Rest in Peace, Travis Roy

Rest in Peace, Travis Roy

Philanthropist, motivational speaker, and hockey icon Travis Roy passed away Thursday, October 29th. He was 45 years old. Roy died due to complications that arose after a recent procedure. He had been living as a quadriplegic for the last 25 years of his life.

Travis Roy sitting his wheelchair on the Boston University hockey rink.

An incredible story

Growing up, Roy’s primary goal in life was to play collegiate hockey for a D1 program. In the fall of 1995, Roy was able to reach his dream.

Roy was a freshman on Boston University’s ice hockey team. Under legendary coach Jack Parker, BU was looking to repeat as NCAA Champions. Roy was able to make this unbelievably stacked roster. In the first game of the season, BU would host North Dakota at Walter Brown Arena.

On Roy’s first shift, he perused the puck in the corner and tried to deliver a hit. He then crashed awkwardly into the boards head first. Roy laid motionless on the ice as trainers and personal rushed over to help.

He was immediately taken to a hospital where doctors determined Roy cracked his fourth and fifth cervical vertebrate. He was paralyzed from the neck down. After just 11 seconds on the ice, Roy’s college hockey career was over and his life changed forever.

Making an impact

Roy was determined to make a positive impact on society, even though he was confined to a wheelchair. In 1997, he created the Travis Roy Foundation to raise money and awareness for those afflicted by spine injuries. The organization has raised over $4.7 million dollars in grants dedicated to spinal cord research.

Roy also touched millions of people’s souls by sharing his story. He would often come to cooperate events, schools, and colleges to discuss that fateful night and his awe-inspiring road to recovery.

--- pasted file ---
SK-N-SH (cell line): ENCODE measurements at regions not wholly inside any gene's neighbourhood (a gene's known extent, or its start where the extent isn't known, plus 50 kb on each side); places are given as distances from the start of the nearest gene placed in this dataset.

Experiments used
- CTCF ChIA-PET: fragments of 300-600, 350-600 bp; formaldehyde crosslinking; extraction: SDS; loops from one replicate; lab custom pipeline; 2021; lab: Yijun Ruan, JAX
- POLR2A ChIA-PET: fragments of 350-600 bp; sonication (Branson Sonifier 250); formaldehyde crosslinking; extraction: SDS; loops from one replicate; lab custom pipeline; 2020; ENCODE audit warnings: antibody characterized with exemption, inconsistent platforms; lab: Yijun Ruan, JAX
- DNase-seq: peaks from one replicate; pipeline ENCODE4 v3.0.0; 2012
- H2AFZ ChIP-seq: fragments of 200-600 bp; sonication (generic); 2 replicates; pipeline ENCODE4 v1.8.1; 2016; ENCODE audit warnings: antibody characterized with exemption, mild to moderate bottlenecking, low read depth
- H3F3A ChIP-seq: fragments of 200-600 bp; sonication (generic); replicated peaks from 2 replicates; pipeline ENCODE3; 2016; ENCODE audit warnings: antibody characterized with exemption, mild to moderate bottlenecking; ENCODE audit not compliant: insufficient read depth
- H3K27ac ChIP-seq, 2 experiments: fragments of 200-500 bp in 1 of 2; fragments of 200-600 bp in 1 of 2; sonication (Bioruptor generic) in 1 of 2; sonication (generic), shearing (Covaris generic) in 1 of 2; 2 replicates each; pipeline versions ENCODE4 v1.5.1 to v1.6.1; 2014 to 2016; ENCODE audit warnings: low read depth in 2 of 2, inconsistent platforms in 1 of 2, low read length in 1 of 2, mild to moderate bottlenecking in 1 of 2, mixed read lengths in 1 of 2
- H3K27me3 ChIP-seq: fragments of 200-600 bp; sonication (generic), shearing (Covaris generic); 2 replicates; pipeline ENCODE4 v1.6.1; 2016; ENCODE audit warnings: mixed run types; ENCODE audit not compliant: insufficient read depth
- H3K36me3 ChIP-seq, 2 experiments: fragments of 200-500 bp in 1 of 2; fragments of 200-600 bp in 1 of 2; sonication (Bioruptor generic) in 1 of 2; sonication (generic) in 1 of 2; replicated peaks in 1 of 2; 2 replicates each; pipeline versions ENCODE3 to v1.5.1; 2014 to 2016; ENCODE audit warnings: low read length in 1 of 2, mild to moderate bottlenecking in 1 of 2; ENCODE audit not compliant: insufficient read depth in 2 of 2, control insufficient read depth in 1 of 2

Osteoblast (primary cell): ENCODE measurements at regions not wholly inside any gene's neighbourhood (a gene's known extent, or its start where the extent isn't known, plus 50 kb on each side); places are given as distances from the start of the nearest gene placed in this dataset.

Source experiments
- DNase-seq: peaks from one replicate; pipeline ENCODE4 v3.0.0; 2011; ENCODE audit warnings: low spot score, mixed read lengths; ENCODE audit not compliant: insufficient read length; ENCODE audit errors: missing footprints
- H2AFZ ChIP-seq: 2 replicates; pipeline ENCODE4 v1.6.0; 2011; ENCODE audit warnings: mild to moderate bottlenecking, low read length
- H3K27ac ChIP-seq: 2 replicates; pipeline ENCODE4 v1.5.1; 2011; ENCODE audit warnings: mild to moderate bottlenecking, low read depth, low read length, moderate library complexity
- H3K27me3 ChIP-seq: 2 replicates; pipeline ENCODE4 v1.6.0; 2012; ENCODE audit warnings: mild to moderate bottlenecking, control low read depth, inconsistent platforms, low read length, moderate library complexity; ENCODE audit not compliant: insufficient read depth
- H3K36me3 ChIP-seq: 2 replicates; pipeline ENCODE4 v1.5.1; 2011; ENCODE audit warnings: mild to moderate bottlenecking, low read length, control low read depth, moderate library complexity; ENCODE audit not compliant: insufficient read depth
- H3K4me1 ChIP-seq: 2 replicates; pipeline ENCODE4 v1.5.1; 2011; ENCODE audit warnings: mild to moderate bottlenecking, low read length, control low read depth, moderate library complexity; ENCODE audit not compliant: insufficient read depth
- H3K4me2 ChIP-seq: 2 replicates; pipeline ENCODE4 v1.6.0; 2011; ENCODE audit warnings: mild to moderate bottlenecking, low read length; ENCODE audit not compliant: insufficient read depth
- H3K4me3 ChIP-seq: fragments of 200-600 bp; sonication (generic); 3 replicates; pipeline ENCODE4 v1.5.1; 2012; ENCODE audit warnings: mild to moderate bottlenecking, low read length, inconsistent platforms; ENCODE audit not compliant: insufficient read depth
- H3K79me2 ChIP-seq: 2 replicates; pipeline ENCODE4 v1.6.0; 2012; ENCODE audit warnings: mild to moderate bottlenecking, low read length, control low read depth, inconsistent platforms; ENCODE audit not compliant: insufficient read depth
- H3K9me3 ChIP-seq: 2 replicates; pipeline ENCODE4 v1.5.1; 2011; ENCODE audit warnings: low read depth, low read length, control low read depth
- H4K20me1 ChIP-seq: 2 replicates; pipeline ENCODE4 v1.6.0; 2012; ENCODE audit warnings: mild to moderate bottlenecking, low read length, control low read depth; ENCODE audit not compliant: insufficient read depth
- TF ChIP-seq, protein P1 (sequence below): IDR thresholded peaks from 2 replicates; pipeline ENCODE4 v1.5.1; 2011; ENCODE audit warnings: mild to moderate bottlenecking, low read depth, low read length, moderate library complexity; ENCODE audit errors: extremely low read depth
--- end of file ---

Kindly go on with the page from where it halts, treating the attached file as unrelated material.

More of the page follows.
With the help of Sports Illustrated E.M. Swift, Roy even published a book. In 1998, the 2 released “Eleven Seconds: A Story of Tragedy, Courage and Triumph”.

Then in October of 1999, BU Hockey honored Roy in a truly touching gesture. The program retired his number 24. The only other number in the rafters is Jack Parker’s 6, which is fitting as the 2 will forever be linked.

Roy’s story is nothing short of remarkable. He maid it a point to not feel sorry for himself. He did not peruse the pity of others. Instead, he decided to dedicate his life to a worthy cause and making positive impacts on people’s hearts.

People can define the term “greatness” in many ways. One way to describe that sentiment is doing your best when you have every reason not to. Nobody would have blamed Roy if he lived the rest of his life bitter and out of public view.

Instead, he saw his situation as a way to help and inspire others. That truly is admirable, in every sense of the word.

Gone but not forgotten

So many different communities will miss Roy; BU, Boston, New England Hockey, the countless number of people he inspired. His family should be proud of the legacy he leaves behind. As long as Boston University Hockey is played, the powerful story of Travis Roy will be told.

Story by Chad Jones

Follow Chad on Twitter @shutupchadjones